Clashes on the left
The firm favourite to win the elections is the ČSSD, which according to a recent survey can count on about 32% of the vote. The party has promised voters economic recovery through public investments, and a move away from liberal reforms (additional fees in the health sector, a second ‘pillar’ for the pension system). The ČSSD’s problem, however, is the leadership dispute between the party’s president and vice-president over a formula for cooperation with President Zeman, a former long-term leader of the Social Democrats. This problem is not shared by the Communists, who according to the polls may be the second biggest party in the next parliament (currently polling at 15.5%). Their programme is similar to that of the ČSSD, although they have a completely different approach to foreign policy (including a demand to leave NATO). The Communists have not attracted many new voters, but thanks to their disciplined electorate they may be able to strengthen their position in the event of low voter turnout. The Party of Citizens’ Rights-Zemanovci (SPOZ) also has a programme similar to the ČSSD, enhanced with demands from Zeman’s presidential campaign. This grouping is strongly supported by the President and his inner circle. The candidate lists for SPOZ will probably be boosted by some ministers from Rusnok’s government, as well as the head of the Presidential Office, the party’s former leader (although he does not plan to give up his office for the duration of the campaign). President Zeman himself, the honorary chairman of SPOZ, has regularly repeated that he would vote for this group. Despite such strong support, the party is currently only running at around 5% in the opinion polls.
There are many indications that Zeman’s aim is to create a broad left-wing coalition between the ČSSD, the KSČM and SPOZ. The president could then become a mentor and arbiter in any disputes within such a coalition. This would allow him to maintain a strong informal influence on the work of the new government, especially since he is now able to control SPOZ, and has a following of loyal supporters within the other two parties. The Zeman-sceptic wing of the ČSSD will probably work to establish a coalition of centrist and right-wing groups. One convenient ally could be the Christian Democratic Union-Czechoslovak People’s Party (KDU-ČSL), which is fighting for a return to the Chamber of Deputies; its support is fluctuating around the 5% electoral threshold. Less likely, although not impossible, would be Social Democrats’ collaboration with TOP 09 or ODS.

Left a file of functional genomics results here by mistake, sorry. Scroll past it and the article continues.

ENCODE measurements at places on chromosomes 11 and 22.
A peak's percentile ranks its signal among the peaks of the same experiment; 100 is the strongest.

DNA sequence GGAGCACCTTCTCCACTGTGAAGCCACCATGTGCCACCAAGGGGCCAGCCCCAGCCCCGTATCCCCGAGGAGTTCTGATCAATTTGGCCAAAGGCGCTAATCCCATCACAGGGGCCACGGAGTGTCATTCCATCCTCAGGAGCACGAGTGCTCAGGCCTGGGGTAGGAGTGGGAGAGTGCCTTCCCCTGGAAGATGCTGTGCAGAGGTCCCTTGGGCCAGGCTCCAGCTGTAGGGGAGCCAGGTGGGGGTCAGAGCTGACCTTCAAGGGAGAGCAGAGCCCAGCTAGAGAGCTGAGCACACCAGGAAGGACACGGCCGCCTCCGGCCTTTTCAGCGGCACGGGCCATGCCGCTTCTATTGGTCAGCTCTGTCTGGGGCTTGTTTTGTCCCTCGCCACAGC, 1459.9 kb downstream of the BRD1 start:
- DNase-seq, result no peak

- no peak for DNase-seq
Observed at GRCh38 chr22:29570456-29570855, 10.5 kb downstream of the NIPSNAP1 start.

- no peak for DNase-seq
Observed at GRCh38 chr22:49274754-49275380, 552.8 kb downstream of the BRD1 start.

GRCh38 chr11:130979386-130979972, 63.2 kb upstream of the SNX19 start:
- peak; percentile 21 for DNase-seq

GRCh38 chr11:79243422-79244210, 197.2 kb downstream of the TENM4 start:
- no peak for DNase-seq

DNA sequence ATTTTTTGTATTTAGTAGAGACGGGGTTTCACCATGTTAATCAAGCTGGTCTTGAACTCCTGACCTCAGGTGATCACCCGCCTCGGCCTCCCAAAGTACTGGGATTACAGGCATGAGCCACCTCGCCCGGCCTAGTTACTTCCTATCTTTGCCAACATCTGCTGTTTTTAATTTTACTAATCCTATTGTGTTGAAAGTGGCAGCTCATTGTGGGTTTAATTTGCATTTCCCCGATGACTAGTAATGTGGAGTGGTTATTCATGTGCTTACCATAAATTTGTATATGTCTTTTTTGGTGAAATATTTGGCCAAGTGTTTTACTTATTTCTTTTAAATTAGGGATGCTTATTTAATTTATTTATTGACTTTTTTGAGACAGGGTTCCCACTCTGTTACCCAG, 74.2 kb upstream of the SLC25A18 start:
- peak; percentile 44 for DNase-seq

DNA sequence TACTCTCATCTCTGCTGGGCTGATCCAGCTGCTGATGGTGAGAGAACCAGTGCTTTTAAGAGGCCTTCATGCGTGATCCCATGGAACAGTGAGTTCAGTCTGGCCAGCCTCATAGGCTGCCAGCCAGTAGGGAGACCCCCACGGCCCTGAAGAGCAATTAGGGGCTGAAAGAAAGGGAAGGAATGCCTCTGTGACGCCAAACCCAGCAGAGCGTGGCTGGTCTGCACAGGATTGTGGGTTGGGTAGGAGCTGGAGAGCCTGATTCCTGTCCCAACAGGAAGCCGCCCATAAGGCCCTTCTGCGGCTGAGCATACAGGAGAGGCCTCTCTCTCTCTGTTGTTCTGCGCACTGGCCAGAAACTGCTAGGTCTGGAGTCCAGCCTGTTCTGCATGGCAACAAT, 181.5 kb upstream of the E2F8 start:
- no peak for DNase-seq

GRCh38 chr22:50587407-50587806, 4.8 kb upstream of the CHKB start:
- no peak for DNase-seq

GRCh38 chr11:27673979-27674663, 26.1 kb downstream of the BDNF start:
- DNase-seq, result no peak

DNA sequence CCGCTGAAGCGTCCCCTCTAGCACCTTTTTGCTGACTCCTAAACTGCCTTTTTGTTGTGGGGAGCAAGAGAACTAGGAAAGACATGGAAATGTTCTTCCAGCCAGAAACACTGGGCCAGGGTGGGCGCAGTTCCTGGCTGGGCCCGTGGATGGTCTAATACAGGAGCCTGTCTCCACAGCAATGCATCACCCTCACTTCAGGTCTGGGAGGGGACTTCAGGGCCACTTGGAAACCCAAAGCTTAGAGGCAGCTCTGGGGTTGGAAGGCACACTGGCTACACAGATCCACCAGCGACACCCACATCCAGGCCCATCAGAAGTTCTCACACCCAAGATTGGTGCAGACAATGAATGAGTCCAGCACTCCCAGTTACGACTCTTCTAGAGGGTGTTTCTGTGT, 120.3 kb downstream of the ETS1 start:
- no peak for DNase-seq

The Social Democrats’ highly likely return to power would result in a large departure from the liberal reforms undertaken by the governments of Mirek Topolánek and Petr Nečas. Nevertheless, one should not expect any major changes in foreign policy. The nominations of the career diplomats Hynek Kmoníček as head of the foreign section of the President’s Office and Jan Kohout as foreign minister in Rusnok’s cabinet, and the decision to leave Vlastimil Picek in his post as head of the Defence Ministry (a position he also held in Nečas’s cabinet) show that Zeman’s camp is interested in maintaining continuity in the areas of policy and defence.